Six German soldiers were found guilty on Wednesday of abusing recruits with kicks, punches and electric shocks. After the verdict, experts said they were mostly concerned about the victim's behavior after the incident.
He'll think twice about touching subordinates in the future
A court in the western German town of Muenster ruled Wednesday, March 12, that the six men had abused 163 recruits during training sessions in the summer of 2004.
Five men were sentenced to suspended prison sentences of up to 22 months. The sixth defendant was ordered to pay a fine of 7,500 euros ($11,500). They had been charged with several crimes, including causing bodily harm, abuse and demeaning treatment.
The verdict concluded the lengthy trial, which had originally begun with 18 defendants. Three other men had already been given suspended prison sentence and fines at an earlier date. The charges against the other defendants were dropped.
A need for soul-searching
Officials will have to rethink training practices across the armed forces
Military experts meanwhile cautioned that while the trial had ended, Germany's Bundeswehr still had work to do.
Bernhard Gertz, the head of the Federal Armed Forces Association, which represents soldiers, said that disciplinary investigations into the case now had to find out if supervisors had violated their duties by not respecting the dignity of other human beings.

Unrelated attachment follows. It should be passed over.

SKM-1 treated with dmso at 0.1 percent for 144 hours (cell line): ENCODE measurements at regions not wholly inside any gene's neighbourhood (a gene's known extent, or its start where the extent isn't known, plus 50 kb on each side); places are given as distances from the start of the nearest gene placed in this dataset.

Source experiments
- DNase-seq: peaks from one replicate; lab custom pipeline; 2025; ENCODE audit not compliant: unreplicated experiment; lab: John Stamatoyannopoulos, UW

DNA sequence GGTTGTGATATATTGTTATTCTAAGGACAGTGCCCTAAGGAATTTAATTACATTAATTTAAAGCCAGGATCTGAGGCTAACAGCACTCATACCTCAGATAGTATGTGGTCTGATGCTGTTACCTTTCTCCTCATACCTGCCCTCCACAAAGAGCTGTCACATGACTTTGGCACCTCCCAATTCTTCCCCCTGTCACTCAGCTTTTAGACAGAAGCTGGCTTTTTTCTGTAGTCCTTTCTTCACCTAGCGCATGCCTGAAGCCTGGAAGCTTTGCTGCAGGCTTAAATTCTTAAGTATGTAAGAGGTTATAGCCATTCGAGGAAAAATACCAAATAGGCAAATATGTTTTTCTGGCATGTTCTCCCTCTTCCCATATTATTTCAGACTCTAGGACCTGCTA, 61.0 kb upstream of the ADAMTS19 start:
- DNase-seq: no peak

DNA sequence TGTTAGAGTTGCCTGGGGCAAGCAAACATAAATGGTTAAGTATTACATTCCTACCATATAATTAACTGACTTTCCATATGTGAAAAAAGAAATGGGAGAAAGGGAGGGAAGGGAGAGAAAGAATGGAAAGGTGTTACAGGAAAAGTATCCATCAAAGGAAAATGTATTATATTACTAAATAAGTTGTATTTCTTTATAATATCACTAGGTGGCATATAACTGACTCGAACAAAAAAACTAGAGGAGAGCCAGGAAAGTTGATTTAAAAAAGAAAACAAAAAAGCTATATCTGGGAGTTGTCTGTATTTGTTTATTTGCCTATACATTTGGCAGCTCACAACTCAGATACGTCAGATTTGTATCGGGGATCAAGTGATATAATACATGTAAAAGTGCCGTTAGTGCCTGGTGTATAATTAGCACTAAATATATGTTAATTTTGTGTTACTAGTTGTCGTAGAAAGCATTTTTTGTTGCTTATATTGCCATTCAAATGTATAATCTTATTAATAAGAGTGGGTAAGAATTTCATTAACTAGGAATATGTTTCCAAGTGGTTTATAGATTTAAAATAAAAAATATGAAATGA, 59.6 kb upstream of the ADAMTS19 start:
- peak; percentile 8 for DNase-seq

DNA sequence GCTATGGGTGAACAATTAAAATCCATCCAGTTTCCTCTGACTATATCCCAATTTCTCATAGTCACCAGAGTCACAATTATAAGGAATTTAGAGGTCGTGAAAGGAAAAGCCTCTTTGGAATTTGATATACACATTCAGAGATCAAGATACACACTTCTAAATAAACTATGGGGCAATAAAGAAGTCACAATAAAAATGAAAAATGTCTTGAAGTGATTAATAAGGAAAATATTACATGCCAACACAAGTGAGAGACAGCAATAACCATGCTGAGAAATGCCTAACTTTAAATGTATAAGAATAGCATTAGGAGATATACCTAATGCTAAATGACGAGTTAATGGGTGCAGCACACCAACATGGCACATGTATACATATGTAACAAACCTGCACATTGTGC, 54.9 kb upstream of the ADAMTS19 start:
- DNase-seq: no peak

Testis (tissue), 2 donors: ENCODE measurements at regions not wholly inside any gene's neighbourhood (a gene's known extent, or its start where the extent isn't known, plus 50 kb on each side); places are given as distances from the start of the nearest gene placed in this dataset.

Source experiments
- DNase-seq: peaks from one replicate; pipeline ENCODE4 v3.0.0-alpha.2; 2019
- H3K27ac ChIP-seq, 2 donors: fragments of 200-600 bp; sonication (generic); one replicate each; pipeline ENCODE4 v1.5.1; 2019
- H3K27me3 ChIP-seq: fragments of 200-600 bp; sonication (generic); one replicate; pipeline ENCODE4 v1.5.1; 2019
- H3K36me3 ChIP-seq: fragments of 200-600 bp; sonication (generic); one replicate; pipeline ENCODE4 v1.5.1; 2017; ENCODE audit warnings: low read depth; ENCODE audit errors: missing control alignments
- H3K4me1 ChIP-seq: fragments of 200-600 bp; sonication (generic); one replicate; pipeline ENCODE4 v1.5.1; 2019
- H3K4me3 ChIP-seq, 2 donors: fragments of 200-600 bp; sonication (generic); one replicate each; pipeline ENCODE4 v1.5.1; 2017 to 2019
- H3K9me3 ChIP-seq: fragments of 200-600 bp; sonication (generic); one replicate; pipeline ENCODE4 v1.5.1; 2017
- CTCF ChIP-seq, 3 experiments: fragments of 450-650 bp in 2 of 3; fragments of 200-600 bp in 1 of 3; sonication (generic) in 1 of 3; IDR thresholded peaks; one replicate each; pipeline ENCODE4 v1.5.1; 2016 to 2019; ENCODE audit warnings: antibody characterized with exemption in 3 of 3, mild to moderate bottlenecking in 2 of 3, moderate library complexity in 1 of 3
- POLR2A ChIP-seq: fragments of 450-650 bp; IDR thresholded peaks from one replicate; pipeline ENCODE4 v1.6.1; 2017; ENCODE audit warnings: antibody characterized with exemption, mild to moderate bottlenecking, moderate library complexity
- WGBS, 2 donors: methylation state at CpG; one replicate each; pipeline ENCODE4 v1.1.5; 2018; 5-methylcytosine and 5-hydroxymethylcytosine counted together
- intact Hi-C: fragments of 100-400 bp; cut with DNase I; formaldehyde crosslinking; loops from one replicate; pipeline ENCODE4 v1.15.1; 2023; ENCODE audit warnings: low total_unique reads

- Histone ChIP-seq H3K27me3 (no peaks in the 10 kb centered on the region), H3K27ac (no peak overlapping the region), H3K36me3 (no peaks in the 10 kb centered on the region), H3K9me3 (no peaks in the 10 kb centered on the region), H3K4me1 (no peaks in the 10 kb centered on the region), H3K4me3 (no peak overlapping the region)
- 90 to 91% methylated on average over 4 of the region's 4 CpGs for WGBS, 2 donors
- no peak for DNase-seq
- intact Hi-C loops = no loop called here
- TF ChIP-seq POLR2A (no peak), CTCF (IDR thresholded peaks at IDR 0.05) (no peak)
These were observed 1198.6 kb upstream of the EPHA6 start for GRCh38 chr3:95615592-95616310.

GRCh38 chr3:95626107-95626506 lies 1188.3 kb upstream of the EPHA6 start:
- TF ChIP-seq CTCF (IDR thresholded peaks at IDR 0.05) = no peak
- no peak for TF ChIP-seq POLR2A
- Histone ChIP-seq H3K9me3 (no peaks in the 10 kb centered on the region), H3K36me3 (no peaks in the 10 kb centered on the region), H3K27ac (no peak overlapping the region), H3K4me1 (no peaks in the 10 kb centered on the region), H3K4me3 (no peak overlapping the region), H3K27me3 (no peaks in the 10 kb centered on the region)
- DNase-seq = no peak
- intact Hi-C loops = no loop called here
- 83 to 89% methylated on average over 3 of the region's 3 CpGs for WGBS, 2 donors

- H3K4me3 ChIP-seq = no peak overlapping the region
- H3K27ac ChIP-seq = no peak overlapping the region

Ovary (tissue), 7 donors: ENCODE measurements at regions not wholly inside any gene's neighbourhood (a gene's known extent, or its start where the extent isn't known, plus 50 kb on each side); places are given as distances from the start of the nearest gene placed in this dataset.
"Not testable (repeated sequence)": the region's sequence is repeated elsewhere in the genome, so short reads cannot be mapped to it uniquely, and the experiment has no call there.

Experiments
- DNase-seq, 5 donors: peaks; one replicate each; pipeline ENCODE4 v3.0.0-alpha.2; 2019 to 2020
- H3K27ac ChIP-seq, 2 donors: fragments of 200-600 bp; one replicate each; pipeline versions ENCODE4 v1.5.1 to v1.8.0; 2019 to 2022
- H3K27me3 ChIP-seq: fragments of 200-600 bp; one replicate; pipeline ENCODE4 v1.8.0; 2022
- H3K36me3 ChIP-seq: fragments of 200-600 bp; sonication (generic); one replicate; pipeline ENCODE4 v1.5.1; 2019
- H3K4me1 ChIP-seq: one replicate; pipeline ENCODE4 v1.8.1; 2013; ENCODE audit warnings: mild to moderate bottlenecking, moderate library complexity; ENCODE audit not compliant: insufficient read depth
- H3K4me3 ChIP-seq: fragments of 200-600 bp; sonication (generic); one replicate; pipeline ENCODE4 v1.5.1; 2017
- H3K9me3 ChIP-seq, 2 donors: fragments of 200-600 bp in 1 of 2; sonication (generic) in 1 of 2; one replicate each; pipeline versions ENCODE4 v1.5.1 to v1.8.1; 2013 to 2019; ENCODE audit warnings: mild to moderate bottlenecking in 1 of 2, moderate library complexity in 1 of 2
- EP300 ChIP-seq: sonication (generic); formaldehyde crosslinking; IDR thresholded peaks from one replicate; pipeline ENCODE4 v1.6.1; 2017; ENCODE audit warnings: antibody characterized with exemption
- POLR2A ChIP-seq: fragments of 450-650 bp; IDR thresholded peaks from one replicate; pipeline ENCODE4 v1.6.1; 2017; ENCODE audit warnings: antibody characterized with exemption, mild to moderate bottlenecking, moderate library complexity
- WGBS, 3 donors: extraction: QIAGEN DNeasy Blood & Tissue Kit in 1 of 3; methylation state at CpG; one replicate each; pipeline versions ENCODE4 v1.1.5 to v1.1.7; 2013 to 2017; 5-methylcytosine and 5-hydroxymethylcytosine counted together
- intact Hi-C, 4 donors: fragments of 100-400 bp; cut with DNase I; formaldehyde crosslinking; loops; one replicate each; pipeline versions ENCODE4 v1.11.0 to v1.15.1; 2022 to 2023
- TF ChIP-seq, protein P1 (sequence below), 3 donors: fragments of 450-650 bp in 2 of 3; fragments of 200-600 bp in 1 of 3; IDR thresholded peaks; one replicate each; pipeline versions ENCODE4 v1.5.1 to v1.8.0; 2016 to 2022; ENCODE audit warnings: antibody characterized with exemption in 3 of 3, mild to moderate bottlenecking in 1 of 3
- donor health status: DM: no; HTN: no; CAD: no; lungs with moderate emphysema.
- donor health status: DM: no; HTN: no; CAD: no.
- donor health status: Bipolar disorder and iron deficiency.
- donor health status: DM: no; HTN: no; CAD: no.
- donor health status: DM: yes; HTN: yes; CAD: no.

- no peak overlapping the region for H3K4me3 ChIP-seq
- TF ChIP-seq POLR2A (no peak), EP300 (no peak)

"It's been a basic principle since the Bundeswehr's inception that supervisors cannot touch their soldiers, let alone give them electric shocks, infuse water or do other things," Gertz said, according to AP news service.
Victims remain silent
Gertz added that this was the case even if some recruits had described simulated hostage takings as "highlights" of their military training.
Apparently, recruits had also been given a code word to stop the exercise at any time, but none made use of it as they feared that they would be seen as weak by their comrades.
Recruits should stand up for their basic rights, Robbe said
Reinhold Robbe, the German parliament's Bundeswehr commissioner, meanwhile said he had been shocked by the behavior of recruits following the abuse.
In an interview with German public radio, Robbe said none of the victims had filed a complaint and that the abuse only became known by coincidence.
"That's what really made me think," Robbe said, adding that young recruits should remember that they didn't renounce their basic rights as citizens when they entered the army.